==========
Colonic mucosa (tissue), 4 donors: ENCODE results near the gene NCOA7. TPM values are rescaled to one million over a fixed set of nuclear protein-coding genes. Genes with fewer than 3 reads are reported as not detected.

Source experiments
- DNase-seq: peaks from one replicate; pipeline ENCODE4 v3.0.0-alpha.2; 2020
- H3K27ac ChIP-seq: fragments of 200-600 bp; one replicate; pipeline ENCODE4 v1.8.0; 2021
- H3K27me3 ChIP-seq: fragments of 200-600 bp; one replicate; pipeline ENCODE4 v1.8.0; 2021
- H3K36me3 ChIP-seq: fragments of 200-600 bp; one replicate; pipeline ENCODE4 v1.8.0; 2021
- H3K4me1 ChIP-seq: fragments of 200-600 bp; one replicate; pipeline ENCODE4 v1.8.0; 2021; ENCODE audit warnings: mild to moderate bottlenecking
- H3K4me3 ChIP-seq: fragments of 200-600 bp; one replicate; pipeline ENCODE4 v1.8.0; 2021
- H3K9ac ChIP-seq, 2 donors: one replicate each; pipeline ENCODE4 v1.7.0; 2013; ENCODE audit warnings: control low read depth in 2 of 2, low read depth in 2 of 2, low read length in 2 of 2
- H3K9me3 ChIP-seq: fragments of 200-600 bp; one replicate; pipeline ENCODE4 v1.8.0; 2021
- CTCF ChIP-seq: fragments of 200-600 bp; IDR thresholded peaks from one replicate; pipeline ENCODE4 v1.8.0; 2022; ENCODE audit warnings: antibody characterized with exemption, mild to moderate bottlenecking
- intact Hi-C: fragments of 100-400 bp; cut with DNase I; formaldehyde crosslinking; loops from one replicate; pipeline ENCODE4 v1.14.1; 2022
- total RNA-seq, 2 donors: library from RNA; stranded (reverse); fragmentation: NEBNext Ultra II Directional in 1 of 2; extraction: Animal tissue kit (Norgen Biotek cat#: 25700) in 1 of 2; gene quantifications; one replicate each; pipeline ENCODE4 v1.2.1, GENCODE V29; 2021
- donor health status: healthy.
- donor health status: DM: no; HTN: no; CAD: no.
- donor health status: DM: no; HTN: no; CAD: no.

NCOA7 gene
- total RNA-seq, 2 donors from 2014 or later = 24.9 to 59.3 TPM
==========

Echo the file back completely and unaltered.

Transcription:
Colonic mucosa (tissue), 4 donors: ENCODE results near the gene NCOA7. TPM values are rescaled to one million over a fixed set of nuclear protein-coding genes. Genes with fewer than 3 reads are reported as not detected.

Source experiments
- DNase-seq: peaks from one replicate; pipeline ENCODE4 v3.0.0-alpha.2; 2020
- H3K27ac ChIP-seq: fragments of 200-600 bp; one replicate; pipeline ENCODE4 v1.8.0; 2021
- H3K27me3 ChIP-seq: fragments of 200-600 bp; one replicate; pipeline ENCODE4 v1.8.0; 2021
- H3K36me3 ChIP-seq: fragments of 200-600 bp; one replicate; pipeline ENCODE4 v1.8.0; 2021
- H3K4me1 ChIP-seq: fragments of 200-600 bp; one replicate; pipeline ENCODE4 v1.8.0; 2021; ENCODE audit warnings: mild to moderate bottlenecking
- H3K4me3 ChIP-seq: fragments of 200-600 bp; one replicate; pipeline ENCODE4 v1.8.0; 2021
- H3K9ac ChIP-seq, 2 donors: one replicate each; pipeline ENCODE4 v1.7.0; 2013; ENCODE audit warnings: control low read depth in 2 of 2, low read depth in 2 of 2, low read length in 2 of 2
- H3K9me3 ChIP-seq: fragments of 200-600 bp; one replicate; pipeline ENCODE4 v1.8.0; 2021
- CTCF ChIP-seq: fragments of 200-600 bp; IDR thresholded peaks from one replicate; pipeline ENCODE4 v1.8.0; 2022; ENCODE audit warnings: antibody characterized with exemption, mild to moderate bottlenecking
- intact Hi-C: fragments of 100-400 bp; cut with DNase I; formaldehyde crosslinking; loops from one replicate; pipeline ENCODE4 v1.14.1; 2022
- total RNA-seq, 2 donors: library from RNA; stranded (reverse); fragmentation: NEBNext Ultra II Directional in 1 of 2; extraction: Animal tissue kit (Norgen Biotek cat#: 25700) in 1 of 2; gene quantifications; one replicate each; pipeline ENCODE4 v1.2.1, GENCODE V29; 2021
- donor health status: healthy.
- donor health status: DM: no; HTN: no; CAD: no.
- donor health status: DM: no; HTN: no; CAD: no.

NCOA7 gene
- total RNA-seq, 2 donors from 2014 or later = 24.9 to 59.3 TPM